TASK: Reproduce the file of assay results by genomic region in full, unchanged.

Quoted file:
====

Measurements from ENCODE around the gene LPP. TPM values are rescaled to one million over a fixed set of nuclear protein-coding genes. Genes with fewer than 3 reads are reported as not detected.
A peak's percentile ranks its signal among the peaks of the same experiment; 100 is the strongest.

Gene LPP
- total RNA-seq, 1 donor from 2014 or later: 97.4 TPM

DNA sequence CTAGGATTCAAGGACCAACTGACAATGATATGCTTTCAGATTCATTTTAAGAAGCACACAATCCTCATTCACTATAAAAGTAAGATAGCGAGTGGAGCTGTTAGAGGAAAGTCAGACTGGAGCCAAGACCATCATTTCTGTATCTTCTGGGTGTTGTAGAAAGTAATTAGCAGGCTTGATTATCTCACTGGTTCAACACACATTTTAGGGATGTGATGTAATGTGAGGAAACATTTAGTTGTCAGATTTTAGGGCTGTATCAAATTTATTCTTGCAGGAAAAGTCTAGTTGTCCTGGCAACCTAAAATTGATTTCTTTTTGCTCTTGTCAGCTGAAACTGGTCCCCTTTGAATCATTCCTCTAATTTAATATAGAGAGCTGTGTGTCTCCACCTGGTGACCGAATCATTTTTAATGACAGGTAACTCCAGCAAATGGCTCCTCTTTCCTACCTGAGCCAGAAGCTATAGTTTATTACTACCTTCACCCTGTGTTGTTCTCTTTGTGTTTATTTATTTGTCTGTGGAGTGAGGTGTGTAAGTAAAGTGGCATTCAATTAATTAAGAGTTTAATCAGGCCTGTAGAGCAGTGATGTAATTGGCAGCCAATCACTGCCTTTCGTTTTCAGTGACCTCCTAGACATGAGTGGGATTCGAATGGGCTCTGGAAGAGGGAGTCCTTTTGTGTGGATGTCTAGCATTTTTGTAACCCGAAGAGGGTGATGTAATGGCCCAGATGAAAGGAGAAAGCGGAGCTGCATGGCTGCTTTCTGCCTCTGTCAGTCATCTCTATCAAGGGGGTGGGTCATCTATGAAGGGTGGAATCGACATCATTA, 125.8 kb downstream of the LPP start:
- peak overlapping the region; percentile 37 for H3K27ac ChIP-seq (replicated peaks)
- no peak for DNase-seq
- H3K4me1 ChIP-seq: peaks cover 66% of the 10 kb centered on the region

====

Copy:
Measurements from ENCODE around the gene LPP. TPM values are rescaled to one million over a fixed set of nuclear protein-coding genes. Genes with fewer than 3 reads are reported as not detected.
A peak's percentile ranks its signal among the peaks of the same experiment; 100 is the strongest.

Gene LPP
- total RNA-seq, 1 donor from 2014 or later: 97.4 TPM

DNA sequence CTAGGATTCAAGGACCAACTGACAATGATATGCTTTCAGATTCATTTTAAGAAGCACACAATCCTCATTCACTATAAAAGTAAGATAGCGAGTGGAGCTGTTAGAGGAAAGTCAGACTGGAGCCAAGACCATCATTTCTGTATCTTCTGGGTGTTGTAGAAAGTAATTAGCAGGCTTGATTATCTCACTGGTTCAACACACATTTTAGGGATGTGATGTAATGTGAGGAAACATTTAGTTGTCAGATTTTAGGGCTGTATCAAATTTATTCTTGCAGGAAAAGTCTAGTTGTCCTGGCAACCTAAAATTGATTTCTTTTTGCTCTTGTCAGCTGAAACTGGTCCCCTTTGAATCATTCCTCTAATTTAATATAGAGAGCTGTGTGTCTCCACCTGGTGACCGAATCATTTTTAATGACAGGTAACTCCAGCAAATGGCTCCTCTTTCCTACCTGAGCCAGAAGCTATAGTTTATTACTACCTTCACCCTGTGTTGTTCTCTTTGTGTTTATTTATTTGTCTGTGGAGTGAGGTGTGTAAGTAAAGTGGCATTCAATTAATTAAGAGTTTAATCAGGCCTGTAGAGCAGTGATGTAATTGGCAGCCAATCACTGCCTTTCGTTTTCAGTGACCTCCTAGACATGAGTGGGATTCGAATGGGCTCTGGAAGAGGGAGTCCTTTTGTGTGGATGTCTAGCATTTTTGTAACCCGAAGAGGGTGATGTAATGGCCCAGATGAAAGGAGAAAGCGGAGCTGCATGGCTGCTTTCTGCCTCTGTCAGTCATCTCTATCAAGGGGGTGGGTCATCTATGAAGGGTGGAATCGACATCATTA, 125.8 kb downstream of the LPP start:
- peak overlapping the region; percentile 37 for H3K27ac ChIP-seq (replicated peaks)
- no peak for DNase-seq
- H3K4me1 ChIP-seq: peaks cover 66% of the 10 kb centered on the region